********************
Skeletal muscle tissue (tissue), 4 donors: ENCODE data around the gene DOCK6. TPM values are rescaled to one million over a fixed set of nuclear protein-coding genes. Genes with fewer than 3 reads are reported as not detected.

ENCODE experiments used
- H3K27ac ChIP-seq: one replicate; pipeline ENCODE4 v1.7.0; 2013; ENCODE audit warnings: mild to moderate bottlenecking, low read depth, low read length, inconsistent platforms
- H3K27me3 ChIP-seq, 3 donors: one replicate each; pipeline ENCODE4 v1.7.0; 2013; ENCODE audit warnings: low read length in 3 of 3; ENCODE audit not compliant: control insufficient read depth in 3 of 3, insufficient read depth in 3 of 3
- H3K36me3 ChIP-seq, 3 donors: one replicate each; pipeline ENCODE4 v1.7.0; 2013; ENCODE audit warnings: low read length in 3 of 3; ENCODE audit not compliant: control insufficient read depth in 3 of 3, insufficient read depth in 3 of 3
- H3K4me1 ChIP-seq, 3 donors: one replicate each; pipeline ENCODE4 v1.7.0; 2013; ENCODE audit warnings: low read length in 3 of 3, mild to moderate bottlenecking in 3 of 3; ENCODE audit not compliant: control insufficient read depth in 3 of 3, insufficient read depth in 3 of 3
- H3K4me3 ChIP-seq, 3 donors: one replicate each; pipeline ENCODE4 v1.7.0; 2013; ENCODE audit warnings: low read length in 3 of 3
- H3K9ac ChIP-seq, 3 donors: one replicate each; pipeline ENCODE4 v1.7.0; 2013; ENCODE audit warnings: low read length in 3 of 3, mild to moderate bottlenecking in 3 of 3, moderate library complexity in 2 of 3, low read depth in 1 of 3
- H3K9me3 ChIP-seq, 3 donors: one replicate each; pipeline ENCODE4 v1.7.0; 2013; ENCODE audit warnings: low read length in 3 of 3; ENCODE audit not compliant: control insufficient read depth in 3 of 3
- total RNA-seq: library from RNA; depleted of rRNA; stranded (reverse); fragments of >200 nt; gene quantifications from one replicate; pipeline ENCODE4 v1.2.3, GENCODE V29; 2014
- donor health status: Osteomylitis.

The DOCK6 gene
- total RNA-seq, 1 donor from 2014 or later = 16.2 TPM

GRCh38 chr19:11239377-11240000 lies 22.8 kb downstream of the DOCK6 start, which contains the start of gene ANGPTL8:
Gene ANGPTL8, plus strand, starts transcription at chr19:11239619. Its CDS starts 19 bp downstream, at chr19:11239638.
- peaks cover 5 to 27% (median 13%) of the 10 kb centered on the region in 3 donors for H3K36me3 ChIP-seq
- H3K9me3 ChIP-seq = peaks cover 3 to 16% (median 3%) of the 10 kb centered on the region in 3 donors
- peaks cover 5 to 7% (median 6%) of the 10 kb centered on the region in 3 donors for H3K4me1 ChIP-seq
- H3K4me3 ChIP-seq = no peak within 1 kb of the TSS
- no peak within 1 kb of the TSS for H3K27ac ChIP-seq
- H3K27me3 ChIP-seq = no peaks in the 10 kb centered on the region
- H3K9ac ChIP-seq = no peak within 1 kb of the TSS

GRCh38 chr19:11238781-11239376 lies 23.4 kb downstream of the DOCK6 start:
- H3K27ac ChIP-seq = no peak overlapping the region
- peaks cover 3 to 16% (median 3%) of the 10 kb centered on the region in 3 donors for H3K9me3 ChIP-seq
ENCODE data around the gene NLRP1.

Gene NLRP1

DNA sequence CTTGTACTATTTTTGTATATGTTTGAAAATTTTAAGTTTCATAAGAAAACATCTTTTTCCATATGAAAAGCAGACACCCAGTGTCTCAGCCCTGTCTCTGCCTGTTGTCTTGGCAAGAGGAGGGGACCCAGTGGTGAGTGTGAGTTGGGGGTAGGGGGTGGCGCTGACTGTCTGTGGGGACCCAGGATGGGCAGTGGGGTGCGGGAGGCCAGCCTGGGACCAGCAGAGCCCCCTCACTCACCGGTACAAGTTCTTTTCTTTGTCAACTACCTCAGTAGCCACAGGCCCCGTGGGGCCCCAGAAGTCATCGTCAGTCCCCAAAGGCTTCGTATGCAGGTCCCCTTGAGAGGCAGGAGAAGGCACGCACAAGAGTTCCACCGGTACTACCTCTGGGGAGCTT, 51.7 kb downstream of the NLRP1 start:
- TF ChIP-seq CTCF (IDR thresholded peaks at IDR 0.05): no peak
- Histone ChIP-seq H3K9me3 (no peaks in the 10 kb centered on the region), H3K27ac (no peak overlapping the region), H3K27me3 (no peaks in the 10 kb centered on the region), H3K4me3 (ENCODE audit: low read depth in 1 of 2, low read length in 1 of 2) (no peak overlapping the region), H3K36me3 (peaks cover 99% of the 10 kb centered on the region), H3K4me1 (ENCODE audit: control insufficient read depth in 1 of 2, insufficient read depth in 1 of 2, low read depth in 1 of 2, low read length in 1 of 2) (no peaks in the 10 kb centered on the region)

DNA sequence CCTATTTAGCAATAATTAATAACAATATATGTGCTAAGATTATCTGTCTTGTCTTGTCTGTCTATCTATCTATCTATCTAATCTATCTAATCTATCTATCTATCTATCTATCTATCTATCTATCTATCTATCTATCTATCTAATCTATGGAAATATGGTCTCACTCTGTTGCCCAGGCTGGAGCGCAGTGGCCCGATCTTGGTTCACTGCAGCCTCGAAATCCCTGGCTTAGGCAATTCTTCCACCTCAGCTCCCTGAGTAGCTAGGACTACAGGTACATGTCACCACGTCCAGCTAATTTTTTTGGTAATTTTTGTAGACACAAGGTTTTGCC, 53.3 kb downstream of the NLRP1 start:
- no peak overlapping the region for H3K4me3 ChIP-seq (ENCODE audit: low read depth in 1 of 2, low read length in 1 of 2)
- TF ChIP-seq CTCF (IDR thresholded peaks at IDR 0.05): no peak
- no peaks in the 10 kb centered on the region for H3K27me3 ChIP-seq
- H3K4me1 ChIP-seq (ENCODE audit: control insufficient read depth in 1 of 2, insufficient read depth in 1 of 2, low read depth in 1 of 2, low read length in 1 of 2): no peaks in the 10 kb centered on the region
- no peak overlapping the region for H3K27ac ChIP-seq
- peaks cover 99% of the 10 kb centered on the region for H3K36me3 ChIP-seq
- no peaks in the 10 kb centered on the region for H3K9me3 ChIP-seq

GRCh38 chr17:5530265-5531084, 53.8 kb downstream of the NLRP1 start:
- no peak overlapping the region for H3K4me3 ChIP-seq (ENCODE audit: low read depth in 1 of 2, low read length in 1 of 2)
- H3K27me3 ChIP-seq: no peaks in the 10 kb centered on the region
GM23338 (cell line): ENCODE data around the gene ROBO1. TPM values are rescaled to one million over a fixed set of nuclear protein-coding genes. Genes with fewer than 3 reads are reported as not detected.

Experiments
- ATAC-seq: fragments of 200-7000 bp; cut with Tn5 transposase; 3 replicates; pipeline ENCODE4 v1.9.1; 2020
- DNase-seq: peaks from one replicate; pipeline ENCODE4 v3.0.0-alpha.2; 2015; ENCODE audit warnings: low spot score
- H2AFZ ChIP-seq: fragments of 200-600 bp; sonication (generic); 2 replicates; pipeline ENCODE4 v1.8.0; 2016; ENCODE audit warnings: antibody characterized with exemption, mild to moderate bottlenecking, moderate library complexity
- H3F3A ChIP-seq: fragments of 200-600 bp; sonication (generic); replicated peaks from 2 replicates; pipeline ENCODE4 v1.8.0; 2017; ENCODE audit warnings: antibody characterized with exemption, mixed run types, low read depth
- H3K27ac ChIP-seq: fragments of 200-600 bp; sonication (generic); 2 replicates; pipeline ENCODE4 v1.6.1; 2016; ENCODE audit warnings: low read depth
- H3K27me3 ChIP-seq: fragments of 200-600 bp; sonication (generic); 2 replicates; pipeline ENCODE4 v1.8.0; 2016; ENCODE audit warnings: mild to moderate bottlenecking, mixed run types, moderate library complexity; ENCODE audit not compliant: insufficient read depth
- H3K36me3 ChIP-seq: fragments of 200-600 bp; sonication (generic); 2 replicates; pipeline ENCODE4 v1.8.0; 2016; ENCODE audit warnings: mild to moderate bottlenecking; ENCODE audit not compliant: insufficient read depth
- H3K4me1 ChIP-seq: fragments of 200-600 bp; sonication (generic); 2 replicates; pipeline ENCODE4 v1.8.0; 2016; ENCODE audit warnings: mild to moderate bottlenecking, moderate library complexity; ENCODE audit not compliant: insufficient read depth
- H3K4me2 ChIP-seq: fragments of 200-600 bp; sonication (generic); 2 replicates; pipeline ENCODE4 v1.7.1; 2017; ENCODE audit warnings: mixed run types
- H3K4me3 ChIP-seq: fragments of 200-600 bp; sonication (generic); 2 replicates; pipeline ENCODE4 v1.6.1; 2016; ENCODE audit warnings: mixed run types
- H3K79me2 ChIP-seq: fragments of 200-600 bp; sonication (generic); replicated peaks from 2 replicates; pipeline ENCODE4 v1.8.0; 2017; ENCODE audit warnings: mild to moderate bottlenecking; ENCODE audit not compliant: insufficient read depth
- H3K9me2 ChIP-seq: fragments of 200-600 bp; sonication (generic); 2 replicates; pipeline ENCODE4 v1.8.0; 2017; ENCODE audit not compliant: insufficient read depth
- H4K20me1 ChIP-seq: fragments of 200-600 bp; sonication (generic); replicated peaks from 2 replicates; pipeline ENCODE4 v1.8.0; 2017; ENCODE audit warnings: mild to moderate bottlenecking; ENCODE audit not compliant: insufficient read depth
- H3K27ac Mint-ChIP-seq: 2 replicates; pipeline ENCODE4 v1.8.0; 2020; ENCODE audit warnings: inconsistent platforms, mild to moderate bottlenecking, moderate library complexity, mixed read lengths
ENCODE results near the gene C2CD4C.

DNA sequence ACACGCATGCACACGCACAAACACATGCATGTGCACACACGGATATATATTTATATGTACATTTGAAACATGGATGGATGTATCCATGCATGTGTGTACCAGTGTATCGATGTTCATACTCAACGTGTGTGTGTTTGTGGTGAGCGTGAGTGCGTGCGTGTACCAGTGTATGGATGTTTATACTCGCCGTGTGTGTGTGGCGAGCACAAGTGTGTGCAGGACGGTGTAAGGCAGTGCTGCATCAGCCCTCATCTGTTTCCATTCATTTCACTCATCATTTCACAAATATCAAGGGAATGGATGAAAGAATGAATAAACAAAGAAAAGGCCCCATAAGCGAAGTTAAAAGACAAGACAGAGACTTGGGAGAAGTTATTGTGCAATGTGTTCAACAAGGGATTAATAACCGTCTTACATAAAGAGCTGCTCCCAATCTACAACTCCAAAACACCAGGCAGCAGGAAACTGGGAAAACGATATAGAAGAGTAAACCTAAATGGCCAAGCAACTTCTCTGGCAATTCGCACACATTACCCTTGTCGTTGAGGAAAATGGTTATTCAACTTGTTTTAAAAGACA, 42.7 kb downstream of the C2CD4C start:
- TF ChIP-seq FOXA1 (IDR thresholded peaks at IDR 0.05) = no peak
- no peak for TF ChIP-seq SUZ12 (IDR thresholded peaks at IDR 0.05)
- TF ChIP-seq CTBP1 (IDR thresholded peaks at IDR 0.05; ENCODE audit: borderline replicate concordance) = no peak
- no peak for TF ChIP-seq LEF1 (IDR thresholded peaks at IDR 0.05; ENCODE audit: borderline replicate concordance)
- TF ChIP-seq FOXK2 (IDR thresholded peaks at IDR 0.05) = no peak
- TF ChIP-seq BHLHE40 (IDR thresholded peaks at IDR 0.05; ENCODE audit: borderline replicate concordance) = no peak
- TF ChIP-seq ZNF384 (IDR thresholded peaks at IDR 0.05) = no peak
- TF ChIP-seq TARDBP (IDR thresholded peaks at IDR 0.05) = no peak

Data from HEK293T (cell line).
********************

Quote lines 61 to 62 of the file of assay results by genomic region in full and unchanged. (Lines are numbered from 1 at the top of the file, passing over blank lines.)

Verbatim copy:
- no peak for TF ChIP-seq SUZ12 (IDR thresholded peaks at IDR 0.05)
- TF ChIP-seq CTBP1 (IDR thresholded peaks at IDR 0.05; ENCODE audit: borderline replicate concordance) = no peak